The 9/11 Memorial opened to family members of victims, frontline workers and first responders on Saturday after being closed for nearly four months because of the coronavirus pandemic.
Reopening on the Fourth of July was itself a powerful symbol that the city is coming back.
“Our nation can come back. We’ve been challenged before. We were challenged at the very beginning of the history of this country and we fought for principles we believed in,” said Alice Greenwald, president and CEO of the 9/11 Memorial & Museum.
Mayor Bill de Blasio, Sen. Chuck Schumer, Gov. Phil Murphy and 9/11 Memorial & Museum Chairman Michael Bloomberg joined others to place American flags around the Survivor Tree to remember 9/11 survivors who died of COVID-19.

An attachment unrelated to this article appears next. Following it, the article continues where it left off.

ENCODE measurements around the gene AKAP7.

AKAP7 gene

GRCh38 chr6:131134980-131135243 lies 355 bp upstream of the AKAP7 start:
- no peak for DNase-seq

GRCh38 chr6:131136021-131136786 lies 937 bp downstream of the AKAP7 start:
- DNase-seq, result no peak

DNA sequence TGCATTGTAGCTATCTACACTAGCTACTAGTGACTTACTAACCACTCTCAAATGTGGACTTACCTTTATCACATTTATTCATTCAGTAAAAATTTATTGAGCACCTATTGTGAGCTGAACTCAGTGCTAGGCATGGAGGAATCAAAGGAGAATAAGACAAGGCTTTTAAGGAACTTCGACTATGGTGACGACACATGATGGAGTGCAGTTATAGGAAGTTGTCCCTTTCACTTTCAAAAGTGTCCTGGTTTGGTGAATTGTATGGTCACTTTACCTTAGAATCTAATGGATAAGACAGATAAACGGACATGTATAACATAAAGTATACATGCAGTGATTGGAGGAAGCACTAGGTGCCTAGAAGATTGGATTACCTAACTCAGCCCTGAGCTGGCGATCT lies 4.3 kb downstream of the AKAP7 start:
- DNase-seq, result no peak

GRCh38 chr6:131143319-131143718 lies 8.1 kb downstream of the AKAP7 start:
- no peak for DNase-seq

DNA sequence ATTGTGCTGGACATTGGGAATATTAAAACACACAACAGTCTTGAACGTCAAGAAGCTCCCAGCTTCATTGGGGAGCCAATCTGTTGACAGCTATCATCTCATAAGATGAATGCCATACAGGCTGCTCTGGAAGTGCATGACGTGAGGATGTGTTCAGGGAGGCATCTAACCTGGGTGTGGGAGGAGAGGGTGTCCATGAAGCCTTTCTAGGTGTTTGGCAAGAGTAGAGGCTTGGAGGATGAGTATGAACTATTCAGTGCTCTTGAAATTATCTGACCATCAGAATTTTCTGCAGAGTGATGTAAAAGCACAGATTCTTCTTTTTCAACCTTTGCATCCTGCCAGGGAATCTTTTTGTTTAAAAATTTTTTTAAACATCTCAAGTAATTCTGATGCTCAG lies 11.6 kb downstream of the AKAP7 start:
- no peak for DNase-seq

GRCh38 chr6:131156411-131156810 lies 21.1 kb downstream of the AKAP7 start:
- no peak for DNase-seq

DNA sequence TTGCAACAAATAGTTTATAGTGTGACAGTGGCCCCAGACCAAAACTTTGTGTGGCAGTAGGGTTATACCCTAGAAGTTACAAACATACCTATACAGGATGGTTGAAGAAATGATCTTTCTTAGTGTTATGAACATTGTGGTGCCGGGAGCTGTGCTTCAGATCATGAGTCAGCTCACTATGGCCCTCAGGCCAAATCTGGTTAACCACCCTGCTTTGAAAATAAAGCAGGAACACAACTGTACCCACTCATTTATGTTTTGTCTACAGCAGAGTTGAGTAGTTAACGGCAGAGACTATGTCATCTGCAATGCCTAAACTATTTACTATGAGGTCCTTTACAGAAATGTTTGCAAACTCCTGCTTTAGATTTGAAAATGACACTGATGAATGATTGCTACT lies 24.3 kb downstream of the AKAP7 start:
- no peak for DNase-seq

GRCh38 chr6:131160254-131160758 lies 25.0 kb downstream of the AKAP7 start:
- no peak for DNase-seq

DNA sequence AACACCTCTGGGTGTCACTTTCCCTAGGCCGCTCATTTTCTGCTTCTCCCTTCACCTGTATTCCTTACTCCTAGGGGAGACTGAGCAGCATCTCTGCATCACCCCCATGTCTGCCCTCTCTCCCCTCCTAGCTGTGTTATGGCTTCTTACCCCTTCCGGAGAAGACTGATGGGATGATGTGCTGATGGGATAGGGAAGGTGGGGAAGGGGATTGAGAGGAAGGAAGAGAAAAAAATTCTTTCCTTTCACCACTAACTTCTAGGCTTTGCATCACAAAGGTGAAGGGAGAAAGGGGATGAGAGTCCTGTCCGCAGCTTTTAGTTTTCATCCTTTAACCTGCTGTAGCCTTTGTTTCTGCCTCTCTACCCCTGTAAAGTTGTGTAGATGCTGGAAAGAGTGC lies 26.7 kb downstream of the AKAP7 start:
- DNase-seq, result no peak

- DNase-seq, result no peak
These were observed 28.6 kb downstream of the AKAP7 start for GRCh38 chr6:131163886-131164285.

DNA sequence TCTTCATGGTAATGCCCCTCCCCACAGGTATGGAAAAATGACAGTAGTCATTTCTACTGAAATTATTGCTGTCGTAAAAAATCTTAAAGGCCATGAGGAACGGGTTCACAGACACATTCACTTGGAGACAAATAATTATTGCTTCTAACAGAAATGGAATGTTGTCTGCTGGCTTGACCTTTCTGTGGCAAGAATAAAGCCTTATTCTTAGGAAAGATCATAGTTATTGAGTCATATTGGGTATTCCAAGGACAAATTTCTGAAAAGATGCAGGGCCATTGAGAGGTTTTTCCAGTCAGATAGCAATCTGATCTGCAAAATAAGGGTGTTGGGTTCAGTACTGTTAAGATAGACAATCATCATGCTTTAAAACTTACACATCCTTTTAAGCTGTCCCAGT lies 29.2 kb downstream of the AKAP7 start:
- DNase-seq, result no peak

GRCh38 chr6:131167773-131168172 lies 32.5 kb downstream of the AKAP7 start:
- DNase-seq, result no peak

“The impact of the pandemic. The way we feel about it. The way our lives have been so profoundly altered. The grief that we feel over this unthinkable loss of life. Much of that is similar,” Greenwald said.
“Today is a day of positivity and renewal and hope, because we have once again come back,” said Anthoula Katsimatides, a board of trustees member of the 9/11 Memorial & Museum.
It was an emotional day for Katsimatides, who lost her brother John on 9/11.
“I’m eternally grateful to the folks that work here and continue to keep this place open, safe, because they are continuing to give the family members a place where we can remember and memorialize,” Katsimatides said.
Both the memorial and the museum have been closed since mid-March because of the coronavirus. The memorial will open to the public on Sunday from 1 p.m. to 8 p.m. with safety measures like social distancing in place. The museum will remain closed for now.